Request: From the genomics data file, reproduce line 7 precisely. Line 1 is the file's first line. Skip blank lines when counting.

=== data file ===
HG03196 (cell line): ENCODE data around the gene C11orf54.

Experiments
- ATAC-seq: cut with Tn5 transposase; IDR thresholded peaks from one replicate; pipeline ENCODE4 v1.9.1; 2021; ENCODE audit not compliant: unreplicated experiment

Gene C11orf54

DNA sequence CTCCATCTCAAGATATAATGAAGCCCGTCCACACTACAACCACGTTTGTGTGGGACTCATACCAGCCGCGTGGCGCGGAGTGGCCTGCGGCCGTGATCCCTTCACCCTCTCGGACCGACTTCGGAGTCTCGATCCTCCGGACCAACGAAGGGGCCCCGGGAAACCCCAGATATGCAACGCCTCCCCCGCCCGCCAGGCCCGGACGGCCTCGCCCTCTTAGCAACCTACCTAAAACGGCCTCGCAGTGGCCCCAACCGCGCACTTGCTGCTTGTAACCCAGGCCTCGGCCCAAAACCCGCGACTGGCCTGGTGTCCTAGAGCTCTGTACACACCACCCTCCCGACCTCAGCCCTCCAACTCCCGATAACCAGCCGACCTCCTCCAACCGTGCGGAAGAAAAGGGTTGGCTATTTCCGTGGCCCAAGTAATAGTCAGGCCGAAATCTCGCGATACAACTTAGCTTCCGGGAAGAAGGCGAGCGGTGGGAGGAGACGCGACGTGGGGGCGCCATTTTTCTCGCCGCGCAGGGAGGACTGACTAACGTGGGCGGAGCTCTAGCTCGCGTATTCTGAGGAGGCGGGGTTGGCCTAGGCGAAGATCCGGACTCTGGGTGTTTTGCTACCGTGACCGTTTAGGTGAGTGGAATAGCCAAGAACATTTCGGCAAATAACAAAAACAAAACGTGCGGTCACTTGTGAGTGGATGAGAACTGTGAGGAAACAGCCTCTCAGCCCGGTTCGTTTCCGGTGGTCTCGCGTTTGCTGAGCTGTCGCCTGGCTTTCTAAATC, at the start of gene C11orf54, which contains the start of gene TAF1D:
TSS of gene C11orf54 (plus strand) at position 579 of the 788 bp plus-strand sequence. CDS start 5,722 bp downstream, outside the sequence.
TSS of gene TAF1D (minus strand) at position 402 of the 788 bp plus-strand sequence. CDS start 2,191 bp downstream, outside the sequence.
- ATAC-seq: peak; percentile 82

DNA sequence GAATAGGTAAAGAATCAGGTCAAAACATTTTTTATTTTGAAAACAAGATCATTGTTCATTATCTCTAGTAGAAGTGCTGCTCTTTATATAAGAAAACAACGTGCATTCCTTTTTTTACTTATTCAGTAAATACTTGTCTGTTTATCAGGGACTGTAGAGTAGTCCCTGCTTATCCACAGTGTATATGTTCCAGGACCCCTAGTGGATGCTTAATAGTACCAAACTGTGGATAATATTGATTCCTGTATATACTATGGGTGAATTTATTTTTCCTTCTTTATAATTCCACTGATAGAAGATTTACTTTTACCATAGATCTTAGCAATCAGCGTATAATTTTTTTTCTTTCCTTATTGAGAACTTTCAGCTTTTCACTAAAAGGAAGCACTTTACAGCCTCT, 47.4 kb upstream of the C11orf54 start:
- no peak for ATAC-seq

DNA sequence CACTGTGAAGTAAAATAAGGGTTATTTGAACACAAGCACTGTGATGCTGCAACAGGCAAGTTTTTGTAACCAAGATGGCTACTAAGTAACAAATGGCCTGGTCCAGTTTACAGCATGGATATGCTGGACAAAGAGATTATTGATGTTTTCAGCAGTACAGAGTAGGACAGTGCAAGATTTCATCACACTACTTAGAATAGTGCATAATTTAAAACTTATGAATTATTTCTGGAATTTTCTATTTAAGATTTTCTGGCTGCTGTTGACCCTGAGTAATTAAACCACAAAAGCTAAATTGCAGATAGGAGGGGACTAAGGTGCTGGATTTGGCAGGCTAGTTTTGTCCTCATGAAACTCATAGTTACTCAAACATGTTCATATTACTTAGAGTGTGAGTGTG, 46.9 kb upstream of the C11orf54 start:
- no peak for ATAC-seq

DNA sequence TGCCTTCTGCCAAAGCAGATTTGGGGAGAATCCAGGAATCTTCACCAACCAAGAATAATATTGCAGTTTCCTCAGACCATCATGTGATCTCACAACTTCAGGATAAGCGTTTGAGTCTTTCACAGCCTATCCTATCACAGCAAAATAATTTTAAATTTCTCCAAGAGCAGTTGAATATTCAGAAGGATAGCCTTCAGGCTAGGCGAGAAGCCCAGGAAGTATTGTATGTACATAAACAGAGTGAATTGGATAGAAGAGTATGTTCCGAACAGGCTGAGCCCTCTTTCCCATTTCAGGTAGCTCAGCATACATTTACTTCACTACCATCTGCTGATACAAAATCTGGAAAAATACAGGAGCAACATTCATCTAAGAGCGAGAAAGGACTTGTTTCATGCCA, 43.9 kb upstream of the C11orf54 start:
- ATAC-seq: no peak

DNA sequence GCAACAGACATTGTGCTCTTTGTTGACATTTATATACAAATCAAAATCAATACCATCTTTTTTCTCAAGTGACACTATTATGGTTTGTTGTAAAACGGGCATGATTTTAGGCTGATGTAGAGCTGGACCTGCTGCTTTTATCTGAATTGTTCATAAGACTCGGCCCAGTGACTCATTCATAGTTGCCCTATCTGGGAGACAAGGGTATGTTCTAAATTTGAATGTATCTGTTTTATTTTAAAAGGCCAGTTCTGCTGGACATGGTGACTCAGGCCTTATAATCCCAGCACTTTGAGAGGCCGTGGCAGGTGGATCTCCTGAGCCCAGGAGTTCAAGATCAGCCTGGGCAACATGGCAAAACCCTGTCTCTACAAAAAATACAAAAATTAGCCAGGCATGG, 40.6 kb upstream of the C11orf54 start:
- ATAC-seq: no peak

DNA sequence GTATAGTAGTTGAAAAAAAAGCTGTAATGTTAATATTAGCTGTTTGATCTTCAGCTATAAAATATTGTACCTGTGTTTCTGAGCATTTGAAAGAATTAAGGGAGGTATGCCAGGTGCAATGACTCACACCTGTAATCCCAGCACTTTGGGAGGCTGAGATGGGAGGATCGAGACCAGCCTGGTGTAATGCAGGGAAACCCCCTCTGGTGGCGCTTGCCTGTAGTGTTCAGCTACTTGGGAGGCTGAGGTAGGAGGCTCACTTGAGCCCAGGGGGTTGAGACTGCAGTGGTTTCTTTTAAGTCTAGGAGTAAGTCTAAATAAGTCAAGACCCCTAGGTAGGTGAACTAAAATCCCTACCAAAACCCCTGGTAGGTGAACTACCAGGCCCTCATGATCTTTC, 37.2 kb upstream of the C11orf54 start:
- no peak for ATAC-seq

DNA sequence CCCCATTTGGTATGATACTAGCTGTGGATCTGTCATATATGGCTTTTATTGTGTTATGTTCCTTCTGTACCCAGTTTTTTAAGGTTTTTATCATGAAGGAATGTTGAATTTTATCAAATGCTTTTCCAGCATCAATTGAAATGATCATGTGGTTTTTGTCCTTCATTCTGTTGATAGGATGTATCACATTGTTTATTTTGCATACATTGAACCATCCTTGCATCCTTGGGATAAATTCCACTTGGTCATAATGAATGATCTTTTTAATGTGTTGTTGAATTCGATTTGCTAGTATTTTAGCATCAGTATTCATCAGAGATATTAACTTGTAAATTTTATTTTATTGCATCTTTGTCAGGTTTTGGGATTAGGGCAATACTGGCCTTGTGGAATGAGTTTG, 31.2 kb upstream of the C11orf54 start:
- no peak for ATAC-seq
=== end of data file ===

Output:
TSS of gene TAF1D (minus strand) at position 402 of the 788 bp plus-strand sequence. CDS start 2,191 bp downstream, outside the sequence.